Understanding sources is important and the first thing to say is that you are putting too much weight on what it says on familysearch (see the limitations of familysearch). The marriage entry is a submitted entry which in this case happens to correspond to the entry on the British Vital Records Index - so is almost certainly correct. The register entry will give additional information - the parish of residence of the couple, the names of witnesses, and whether there was a marriage licence (which can contain importance extra information if it survives).
The birth information on familysearch relating to James Ginger and Jane Timberlake is an invention to fit in with the way members described their ancestors when they did not have any relevant records. The "of Kings Langley" means no more than that they were later at Kings Langley (in this case to be married). The birth dates, 22 years before the marriage may be no more than guesses, the legal age of marriage without parent permission was 21. Such artificial entries should be discarded as telling you nothing more than you already know from the marriage register.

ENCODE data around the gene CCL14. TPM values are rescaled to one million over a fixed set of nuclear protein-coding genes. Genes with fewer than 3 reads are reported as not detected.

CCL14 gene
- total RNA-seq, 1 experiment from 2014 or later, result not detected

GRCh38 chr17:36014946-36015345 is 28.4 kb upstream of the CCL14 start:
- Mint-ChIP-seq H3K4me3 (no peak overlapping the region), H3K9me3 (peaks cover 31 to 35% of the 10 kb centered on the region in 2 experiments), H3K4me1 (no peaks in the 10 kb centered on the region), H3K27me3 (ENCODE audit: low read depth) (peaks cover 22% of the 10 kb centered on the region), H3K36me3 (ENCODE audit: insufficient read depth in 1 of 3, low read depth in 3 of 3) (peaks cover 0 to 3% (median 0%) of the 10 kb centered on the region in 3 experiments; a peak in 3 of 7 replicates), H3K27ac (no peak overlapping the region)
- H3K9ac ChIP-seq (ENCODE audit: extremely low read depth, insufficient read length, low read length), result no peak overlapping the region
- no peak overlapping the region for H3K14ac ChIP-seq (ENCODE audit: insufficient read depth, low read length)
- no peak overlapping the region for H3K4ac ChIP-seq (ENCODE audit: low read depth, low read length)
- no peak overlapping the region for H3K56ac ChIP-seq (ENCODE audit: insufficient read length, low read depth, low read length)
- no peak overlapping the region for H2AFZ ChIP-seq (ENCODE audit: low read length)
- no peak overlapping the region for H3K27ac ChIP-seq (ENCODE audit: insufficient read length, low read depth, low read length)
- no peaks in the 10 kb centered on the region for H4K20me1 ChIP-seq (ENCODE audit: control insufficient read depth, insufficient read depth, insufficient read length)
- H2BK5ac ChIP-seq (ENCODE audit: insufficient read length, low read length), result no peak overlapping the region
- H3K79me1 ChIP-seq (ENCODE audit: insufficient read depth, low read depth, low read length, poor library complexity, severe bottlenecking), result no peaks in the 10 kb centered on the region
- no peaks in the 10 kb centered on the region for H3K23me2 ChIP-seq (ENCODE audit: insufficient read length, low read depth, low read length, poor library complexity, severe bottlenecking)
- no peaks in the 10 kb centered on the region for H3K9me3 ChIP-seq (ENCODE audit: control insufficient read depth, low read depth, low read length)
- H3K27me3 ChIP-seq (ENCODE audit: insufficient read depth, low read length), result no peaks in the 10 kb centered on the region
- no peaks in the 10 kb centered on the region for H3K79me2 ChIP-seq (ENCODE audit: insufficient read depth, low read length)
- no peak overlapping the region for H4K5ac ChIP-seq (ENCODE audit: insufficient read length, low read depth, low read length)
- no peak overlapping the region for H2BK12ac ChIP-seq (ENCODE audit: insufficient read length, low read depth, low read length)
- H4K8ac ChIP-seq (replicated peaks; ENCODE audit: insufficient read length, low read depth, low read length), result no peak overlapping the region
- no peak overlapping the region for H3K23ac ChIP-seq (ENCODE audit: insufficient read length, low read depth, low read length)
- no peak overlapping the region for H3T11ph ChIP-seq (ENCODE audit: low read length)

If you go back to familysearch you will find two James Ginger who were born within a few miles of Kings Langley. One was baptised in Little Gaddesden in 1784. and the other baptised in 1787 at Great Gaddesden and Nettleden. You will need to research both to see which (if either) is most likely to be your ancestor. You may find it useful to look at The inheritance of Single Christian Names and Right Name, Wrong Body.
There are no obvious candidates for the baptism of Jane Timberlake. See Where is my ancestor's baptism before 1837 for possible reasons.
An additional comment - had your realised that Jane Ginger occupation as a rag sorter meant that she too was in the paper making industry! Other mill workers in the household may also have worked in the local paper mill.
If you can add to the information given above tell me.
Page created March 2007